We all have different perceptions of time, and our individual perceptions are influenced by the culture and norms of an enterprise. Our experiences of time have been researched and studied from many perspectives. For example, think about attitudes to the following in various enterprises or cultures:
- What is the attitude toward time-keeping? Do meetings start on time, stick to their agenda, and end on time? How many clocks are there in a building or meeting room? Do people keep checking the time? Is it acceptable to arrive late for meetings or appointments?
- How much time is allocated to different tasks? Do you have enough time to think properly about the vision? How often does it feel that tasks are rushed or unfinished?
- How fast do people work? Are they rushing to fit everything in, or do they have enough time for each task? Do people work on one task at a time, or are they engaged with several architectural concerns at once?
- How much time is available for conversations with key stakeholders? Is this enough time? Who does the talking? Who initiates or ends stakeholder meetings?
- What does the normal working day look like? Do people follow a 9 to 5 schedule? How flexible are working hours? Are there scheduled breaks? How much is driven by the schedule or a calendar (including things like budgetary planning cycles or fiscal years)?
- How fast do people walk? Do people have time for informal discussions around the water fountain?
All these questions reveal attitudes toward time. Broadly, the answers will lie somewhere on a range from rushed and frantic to slow and tranquil. Some enterprises will be predominantly at one extreme or the other. Based on the research, there is a likely expectation that EA teams in Japan, the US, and some Western European countries — such as Switzerland, Ireland, Germany, Italy, England, Sweden, Austria, and the Netherlands — will produce results comparatively quickly. EA teams in other countries with slower-paced cultures, such as most Mediterranean and Arab countries, are more likely to work at a comparatively gentle or slow pace.
The key point is that pace is relative — it is likely to be comparatively fast or comparatively slow, but there will always be some EA environments with a mixture of both fast and slow, and some that fluctuate between the two extremes. There will also be variations among cities within countries — for example, Boston and Kansas City are supposedly two of the faster-paced cities in the US — and possibly between one EA team and another within the same organization. (These comments are based on the many studies into perceptions of time in different cultures. For further reading, see: A Geography of Time and “Transcending Cultural Barriers: Context, Relationships, and Time.”)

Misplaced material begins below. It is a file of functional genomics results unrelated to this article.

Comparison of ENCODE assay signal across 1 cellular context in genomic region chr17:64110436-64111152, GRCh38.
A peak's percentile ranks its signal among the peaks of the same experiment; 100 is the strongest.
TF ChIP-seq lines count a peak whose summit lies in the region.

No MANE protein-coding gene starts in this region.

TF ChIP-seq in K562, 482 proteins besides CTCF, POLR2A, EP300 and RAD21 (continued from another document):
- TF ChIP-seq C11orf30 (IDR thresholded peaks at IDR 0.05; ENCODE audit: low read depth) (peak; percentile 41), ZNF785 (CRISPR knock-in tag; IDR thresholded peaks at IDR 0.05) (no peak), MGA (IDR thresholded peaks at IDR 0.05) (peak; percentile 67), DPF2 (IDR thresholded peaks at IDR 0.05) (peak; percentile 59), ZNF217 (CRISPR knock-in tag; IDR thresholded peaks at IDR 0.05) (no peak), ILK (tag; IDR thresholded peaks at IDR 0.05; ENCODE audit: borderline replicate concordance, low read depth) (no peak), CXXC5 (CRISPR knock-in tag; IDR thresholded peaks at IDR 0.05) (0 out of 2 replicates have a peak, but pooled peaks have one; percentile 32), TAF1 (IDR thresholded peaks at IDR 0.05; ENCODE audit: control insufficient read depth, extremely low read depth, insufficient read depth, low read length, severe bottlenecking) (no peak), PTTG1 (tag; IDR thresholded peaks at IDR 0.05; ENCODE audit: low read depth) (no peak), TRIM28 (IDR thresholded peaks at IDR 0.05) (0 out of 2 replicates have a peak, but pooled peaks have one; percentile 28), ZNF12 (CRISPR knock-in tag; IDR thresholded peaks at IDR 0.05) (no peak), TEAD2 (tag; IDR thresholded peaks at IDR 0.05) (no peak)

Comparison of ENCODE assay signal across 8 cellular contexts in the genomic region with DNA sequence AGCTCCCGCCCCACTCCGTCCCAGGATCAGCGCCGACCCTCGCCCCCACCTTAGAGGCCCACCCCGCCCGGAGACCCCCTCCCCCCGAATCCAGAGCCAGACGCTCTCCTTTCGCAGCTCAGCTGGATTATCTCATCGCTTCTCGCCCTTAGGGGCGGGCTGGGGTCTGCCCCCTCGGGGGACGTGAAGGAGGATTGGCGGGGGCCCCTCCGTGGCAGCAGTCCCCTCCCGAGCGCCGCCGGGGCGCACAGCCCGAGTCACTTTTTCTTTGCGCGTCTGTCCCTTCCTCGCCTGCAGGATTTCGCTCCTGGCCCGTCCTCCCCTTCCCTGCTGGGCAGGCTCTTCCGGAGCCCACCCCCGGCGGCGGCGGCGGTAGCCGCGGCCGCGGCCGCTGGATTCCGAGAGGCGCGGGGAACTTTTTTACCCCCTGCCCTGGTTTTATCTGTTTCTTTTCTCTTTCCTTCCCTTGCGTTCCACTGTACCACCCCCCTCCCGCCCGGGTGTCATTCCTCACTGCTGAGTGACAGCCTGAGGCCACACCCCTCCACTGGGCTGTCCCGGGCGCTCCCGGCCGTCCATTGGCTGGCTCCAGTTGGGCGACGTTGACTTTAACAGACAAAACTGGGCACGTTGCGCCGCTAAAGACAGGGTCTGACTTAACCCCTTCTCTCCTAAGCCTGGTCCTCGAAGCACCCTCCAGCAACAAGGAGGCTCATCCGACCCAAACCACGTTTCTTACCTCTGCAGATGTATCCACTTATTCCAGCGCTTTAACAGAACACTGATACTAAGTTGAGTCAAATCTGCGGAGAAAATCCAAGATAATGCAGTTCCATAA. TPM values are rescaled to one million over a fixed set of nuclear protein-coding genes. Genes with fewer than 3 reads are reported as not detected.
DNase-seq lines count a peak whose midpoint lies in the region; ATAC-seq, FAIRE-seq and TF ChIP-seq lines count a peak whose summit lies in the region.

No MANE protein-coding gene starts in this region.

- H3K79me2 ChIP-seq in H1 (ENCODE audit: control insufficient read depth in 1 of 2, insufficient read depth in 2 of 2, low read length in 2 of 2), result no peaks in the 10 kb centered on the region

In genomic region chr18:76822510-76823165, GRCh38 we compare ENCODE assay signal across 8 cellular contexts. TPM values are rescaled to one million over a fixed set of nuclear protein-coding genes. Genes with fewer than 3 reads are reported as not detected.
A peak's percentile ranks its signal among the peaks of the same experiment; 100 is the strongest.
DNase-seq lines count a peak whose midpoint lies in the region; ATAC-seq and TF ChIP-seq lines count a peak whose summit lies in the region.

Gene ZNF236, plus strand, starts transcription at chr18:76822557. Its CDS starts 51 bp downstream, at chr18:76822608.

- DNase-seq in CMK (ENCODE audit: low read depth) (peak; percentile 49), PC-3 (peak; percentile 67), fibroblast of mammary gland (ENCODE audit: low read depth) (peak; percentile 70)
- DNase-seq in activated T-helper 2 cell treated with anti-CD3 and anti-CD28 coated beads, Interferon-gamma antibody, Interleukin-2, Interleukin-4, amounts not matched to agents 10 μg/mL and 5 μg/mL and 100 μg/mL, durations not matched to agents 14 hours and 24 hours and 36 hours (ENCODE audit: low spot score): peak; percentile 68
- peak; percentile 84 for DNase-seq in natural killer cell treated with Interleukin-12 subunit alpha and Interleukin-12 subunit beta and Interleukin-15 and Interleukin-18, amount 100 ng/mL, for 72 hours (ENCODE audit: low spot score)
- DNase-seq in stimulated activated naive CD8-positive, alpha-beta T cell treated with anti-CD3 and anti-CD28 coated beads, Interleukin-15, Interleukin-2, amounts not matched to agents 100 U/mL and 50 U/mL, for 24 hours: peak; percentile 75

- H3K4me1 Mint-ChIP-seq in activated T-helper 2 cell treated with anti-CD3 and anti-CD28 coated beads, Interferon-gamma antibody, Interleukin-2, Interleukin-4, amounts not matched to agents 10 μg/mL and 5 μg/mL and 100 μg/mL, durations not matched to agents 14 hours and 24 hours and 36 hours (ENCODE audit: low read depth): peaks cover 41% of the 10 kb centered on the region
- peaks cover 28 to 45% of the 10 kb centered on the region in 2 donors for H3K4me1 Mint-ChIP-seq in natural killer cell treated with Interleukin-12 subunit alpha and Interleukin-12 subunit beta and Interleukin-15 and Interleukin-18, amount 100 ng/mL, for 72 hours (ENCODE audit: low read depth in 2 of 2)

As a broad guideline, the more industrialized and economically developed countries are faster-paced than less developed countries, or countries with slower-paced lifestyles. Another influence is the degree to which things are determined by the past or the future.
Figure 1 shows some considerations particularly relevant to the EA team. Each enterprise is defined, in part, by its unique history and culture.
The first time continuum example in Figure 1 illustrates a main focus on the present, covering maintenance, repair, and minor architectural improvements. There is little connection with the past or future, so EA is not learning from the past to address the causes of limitations with the current architecture, and there are few coordinated plans for the future. This represents an EA team that is caught up with day-to-day issues and doesn’t have a good sense of architectural time scales.
The second example is a more balanced view of time: the past informs the present and the future plan evolves out of the current state. While the main focus is on present demands (shown by the larger size of the blue oblong), the future is also comparatively important. This is the balance of a typical EA team of average maturity.
Some enterprises are dominated by their heritage and legacy. This is shown in the third example, where the past dominates the present, and the future is not really seen as anything very different from the present. In this example, a financial institution had grown through a succession of mergers and acquisitions over the previous 20 years with little rationalization or simplification of its architectures; consequently, the EA team had to deal with the overheads of outdated, inefficient, replicated, incompatible components from the past.
The final example shows an enterprise that puts a high premium on leading EA through a strong vision of the future, but which is balanced by the day-to-day needs of the present and informed by an understanding of EA actions and decisions from the past. This is the pattern for a more mature EA team engaged in the wider strategy planning cycles of the enterprise.
It is useful to think about how you or your enterprise would place the past, present, and future in this time continuum. You might consider the relative importance of past, present, or future architectural states; whether there is a clear understanding of how one state leads to another, which is shown by the proximity of past to present and present to future; whether EA activity is largely controlled by EA actions in the past; whether the enterprise is constantly rushing toward its future, or whether it is relaxed and reaping the rewards of a sound architectural present; and cultural factors, such as fixed or flexible attitudes toward schedules, meetings, and events.